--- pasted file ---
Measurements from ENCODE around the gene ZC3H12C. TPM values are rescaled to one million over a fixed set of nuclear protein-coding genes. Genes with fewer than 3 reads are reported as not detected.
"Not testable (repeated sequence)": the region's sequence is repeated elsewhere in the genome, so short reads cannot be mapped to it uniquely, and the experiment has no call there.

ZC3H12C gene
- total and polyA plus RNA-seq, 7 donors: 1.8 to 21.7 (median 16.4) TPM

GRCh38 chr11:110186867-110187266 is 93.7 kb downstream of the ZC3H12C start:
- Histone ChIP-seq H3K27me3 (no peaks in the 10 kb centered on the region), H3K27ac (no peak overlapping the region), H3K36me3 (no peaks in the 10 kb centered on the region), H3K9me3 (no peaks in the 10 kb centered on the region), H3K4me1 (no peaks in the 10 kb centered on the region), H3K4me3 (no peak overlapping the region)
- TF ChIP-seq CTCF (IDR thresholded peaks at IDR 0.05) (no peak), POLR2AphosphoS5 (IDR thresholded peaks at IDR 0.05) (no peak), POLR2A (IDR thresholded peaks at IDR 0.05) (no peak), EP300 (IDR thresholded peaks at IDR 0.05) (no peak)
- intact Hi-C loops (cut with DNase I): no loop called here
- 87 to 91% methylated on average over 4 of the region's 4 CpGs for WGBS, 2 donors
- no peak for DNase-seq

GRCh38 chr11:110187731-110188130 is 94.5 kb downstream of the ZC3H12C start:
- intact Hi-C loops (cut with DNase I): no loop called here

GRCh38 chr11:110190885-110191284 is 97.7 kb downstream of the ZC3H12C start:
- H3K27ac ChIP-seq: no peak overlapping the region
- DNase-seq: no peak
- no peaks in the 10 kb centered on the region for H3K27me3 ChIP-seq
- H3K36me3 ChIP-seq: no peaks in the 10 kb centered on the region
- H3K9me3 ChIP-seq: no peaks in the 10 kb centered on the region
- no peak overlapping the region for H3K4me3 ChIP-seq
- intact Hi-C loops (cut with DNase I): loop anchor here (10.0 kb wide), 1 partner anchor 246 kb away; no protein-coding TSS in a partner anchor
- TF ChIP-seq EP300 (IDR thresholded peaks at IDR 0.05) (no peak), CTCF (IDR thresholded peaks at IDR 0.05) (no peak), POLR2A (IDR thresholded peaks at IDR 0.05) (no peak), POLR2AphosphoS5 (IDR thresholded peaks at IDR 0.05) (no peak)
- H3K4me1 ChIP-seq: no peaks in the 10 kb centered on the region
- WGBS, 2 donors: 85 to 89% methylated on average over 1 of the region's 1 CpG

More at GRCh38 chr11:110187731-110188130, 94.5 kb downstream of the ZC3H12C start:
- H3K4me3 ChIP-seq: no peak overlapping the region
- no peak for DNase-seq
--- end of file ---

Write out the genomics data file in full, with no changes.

Measurements from ENCODE around the gene ZC3H12C. TPM values are rescaled to one million over a fixed set of nuclear protein-coding genes. Genes with fewer than 3 reads are reported as not detected.
"Not testable (repeated sequence)": the region's sequence is repeated elsewhere in the genome, so short reads cannot be mapped to it uniquely, and the experiment has no call there.

ZC3H12C gene
- total and polyA plus RNA-seq, 7 donors: 1.8 to 21.7 (median 16.4) TPM

GRCh38 chr11:110186867-110187266 is 93.7 kb downstream of the ZC3H12C start:
- Histone ChIP-seq H3K27me3 (no peaks in the 10 kb centered on the region), H3K27ac (no peak overlapping the region), H3K36me3 (no peaks in the 10 kb centered on the region), H3K9me3 (no peaks in the 10 kb centered on the region), H3K4me1 (no peaks in the 10 kb centered on the region), H3K4me3 (no peak overlapping the region)
- TF ChIP-seq CTCF (IDR thresholded peaks at IDR 0.05) (no peak), POLR2AphosphoS5 (IDR thresholded peaks at IDR 0.05) (no peak), POLR2A (IDR thresholded peaks at IDR 0.05) (no peak), EP300 (IDR thresholded peaks at IDR 0.05) (no peak)
- intact Hi-C loops (cut with DNase I): no loop called here
- 87 to 91% methylated on average over 4 of the region's 4 CpGs for WGBS, 2 donors
- no peak for DNase-seq

GRCh38 chr11:110187731-110188130 is 94.5 kb downstream of the ZC3H12C start:
- intact Hi-C loops (cut with DNase I): no loop called here

GRCh38 chr11:110190885-110191284 is 97.7 kb downstream of the ZC3H12C start:
- H3K27ac ChIP-seq: no peak overlapping the region
- DNase-seq: no peak
- no peaks in the 10 kb centered on the region for H3K27me3 ChIP-seq
- H3K36me3 ChIP-seq: no peaks in the 10 kb centered on the region
- H3K9me3 ChIP-seq: no peaks in the 10 kb centered on the region
- no peak overlapping the region for H3K4me3 ChIP-seq
- intact Hi-C loops (cut with DNase I): loop anchor here (10.0 kb wide), 1 partner anchor 246 kb away; no protein-coding TSS in a partner anchor
- TF ChIP-seq EP300 (IDR thresholded peaks at IDR 0.05) (no peak), CTCF (IDR thresholded peaks at IDR 0.05) (no peak), POLR2A (IDR thresholded peaks at IDR 0.05) (no peak), POLR2AphosphoS5 (IDR thresholded peaks at IDR 0.05) (no peak)
- H3K4me1 ChIP-seq: no peaks in the 10 kb centered on the region
- WGBS, 2 donors: 85 to 89% methylated on average over 1 of the region's 1 CpG

More at GRCh38 chr11:110187731-110188130, 94.5 kb downstream of the ZC3H12C start:
- H3K4me3 ChIP-seq: no peak overlapping the region
- no peak for DNase-seq